• It also may add an umami quality to food.
        • Collagen is high in Proline and Hydroxyproline, at 11% each.
          • It is essential for skin, joints, tendons, and cardiac muscle.
        • Alanine is 8% of collagen.
          • It increase exercise capacity, help build lean muscle mass, and improve immunity.
        • Arginine is also found at 8% in collagen.
          • Important cell division, wound healing, hormone release, and immune function.
        • Aspartic Acid is 6% of collagen.
          • Involved in the citric acid and urea cycles in the body and plays a role in gluconeogenesis.
        • All of the other amino acids make up about 24% of collagen.
        • Bone broth is not as concentrated with amino acids typically.
          • Broth is still an amazing super food, but collagen peptides is more concentrated in collagen.
        • There are 20 amino acids that our bodies use to make the proteins in our body.
          • There are 9 amino acids called “essential,” because we can’t make them ourselves.
            • We must get these from food.
            • Collagen has 8 out of 9 of these essential amino acids.
            • It contains little tryptophan and is not very high in isoleucine, threonine, and methionine.
              • This is why collagen isn’t a “complete protein.”
          • Studies show that collagen peptides are highly bioavailable.
            • 90% of amino acids are absorbed within 6 hours.
            • It is extremely useful protein!
        • We’re not consuming traditional foods like our ancestors used to, like organ meats and slow boiled soup.
          • Stacy and Sarah don’t tend to make a lot of soups during the summer.
      • What can cause a negative reaction to collagen?
        • An allergy: a triggered immune response to beef.
          • Some people with beef allergies don’t react to collagen, some do.
          • An allergic reaction usually happens within 2 hours.
          • Hives, rash, nausea, stomach symptoms, sneezing, running nose, anaphylaxis, etc.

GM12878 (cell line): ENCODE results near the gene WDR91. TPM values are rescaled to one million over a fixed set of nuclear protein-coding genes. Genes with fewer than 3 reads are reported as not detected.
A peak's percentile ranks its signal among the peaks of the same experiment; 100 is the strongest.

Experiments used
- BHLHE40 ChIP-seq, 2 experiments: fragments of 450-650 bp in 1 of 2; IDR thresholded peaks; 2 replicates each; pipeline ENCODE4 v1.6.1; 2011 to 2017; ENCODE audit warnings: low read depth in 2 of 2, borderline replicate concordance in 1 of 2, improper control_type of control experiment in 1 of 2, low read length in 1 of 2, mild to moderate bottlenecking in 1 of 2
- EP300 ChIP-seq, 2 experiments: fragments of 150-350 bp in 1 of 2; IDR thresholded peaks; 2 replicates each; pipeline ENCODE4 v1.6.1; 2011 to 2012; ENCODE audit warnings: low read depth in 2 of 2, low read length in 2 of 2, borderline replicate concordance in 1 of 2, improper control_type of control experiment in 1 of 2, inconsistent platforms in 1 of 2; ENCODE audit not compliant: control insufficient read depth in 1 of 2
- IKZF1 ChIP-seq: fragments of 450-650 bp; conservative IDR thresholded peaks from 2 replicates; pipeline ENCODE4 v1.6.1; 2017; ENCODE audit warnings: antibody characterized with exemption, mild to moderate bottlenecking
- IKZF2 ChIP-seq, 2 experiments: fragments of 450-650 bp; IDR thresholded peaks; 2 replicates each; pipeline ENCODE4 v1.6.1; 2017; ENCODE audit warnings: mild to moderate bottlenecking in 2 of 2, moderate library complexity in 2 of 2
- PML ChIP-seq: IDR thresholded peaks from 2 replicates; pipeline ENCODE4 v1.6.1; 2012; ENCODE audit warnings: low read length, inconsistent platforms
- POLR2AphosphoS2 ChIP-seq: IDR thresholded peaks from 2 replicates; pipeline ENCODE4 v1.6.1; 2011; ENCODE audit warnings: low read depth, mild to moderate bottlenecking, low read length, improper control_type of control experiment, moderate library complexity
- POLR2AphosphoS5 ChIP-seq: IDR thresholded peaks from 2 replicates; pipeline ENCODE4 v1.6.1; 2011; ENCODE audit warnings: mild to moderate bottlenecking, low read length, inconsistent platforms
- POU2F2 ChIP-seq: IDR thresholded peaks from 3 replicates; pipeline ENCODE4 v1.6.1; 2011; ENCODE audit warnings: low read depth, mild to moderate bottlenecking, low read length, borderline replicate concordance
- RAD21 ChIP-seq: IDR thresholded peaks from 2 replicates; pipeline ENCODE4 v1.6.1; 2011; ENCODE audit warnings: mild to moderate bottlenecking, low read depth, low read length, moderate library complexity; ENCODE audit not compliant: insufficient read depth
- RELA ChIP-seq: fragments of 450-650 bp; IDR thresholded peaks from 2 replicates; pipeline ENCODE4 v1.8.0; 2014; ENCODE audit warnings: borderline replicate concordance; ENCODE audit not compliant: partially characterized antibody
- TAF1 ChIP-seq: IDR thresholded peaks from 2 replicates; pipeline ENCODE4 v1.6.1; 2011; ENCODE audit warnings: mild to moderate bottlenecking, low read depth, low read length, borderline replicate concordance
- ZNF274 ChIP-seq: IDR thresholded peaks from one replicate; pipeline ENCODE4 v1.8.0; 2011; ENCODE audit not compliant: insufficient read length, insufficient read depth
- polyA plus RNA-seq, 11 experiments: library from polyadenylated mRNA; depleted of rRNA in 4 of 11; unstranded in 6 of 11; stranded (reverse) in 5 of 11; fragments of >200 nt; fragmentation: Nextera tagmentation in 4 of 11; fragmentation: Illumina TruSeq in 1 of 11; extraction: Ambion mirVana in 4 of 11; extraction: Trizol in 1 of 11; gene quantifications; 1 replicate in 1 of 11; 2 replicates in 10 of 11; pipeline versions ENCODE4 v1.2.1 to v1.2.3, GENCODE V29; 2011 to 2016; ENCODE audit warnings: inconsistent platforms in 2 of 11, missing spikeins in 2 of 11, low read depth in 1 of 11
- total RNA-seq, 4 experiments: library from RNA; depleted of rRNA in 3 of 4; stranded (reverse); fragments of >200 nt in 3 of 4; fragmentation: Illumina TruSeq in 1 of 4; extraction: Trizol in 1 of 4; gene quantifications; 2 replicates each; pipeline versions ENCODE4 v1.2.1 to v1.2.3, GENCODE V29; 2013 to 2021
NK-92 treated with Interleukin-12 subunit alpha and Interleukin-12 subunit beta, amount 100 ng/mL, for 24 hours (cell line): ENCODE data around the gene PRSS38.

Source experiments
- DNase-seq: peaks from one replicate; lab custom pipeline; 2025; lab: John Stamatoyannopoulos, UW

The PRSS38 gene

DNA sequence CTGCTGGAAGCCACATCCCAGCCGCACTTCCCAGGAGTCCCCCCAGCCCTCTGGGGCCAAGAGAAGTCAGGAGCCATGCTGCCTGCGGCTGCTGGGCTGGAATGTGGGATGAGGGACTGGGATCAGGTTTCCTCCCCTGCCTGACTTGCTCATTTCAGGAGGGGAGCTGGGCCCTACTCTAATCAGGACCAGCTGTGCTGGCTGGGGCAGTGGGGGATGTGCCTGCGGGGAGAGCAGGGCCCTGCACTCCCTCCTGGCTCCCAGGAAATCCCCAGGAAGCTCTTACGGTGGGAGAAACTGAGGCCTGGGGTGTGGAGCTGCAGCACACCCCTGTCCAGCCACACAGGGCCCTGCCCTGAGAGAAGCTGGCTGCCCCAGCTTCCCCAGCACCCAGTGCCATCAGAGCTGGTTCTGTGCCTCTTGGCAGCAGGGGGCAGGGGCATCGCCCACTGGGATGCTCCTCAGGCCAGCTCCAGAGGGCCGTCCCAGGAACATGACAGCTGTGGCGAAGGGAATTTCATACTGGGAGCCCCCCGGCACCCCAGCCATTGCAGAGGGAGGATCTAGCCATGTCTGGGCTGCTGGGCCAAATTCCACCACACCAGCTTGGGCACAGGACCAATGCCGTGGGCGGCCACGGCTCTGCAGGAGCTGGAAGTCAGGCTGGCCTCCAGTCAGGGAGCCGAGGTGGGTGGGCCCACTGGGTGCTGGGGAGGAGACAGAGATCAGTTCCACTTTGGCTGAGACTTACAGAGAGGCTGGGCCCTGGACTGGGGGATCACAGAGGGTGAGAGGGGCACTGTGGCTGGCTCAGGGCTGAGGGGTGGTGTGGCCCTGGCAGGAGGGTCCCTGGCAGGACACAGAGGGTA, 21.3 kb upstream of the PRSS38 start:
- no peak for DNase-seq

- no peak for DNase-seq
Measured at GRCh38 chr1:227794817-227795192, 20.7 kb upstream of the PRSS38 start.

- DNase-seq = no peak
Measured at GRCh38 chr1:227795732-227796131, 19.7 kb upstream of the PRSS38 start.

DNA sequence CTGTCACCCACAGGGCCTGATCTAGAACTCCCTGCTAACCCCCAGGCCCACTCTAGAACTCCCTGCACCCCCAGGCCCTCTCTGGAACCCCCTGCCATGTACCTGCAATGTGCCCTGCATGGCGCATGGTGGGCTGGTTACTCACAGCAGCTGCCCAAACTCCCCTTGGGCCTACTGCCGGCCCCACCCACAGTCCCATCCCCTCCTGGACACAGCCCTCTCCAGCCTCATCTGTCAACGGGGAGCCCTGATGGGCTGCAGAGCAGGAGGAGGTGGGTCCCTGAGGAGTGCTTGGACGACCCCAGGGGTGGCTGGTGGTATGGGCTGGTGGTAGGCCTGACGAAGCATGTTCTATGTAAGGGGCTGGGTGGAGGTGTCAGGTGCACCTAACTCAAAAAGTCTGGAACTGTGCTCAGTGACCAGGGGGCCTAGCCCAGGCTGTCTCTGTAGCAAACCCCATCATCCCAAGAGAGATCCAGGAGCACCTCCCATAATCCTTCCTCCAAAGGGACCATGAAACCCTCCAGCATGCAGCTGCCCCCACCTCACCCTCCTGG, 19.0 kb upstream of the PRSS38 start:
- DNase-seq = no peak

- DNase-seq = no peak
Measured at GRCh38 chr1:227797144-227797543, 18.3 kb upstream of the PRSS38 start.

• Food intolerance: slower build and typically occur 4 hours to 4 days after consumption.
          • Stomach symptoms, fatigue, headache, skin problems, mood changes.
          • Antibody driven immune reaction without the release of histamine.
          • Eliminating the food, and working on the immune system can help.
        • Gut bacteria love to eat Amino Acids.
          • Gut bacteria eat more than just fiber!
          • Gut bacteria love to eat glycine.
            • Bacillus, Lactobacillus, Streptococcus group, and Proteobacteria
            • When they metabolize glycine they produce important beneficial things.
            • Consumption of glycine by gut bacteria may be required for glutathione production.
          • If there is an imbalance of bacteria or dysbiosis, they can change the acidity of the environment.
            • This can cause GI symptoms.
            • Don’t eliminate collagen completely, just keep the dose low enough to not get symptoms.
            • Address other factors that are important for gut health.
      • If you know someone in your life who could benefit from collagen, please share this podcast with them.
      • Don’t forget our special Thrive page here!
      • We really appreciate your support over the years- shopping through our links and buying our books.
  • If you’ve enjoyed the show, please recommend it to someone who might enjoy it.
  • We love when you share and when you leave reviews for us! Thanks for listening!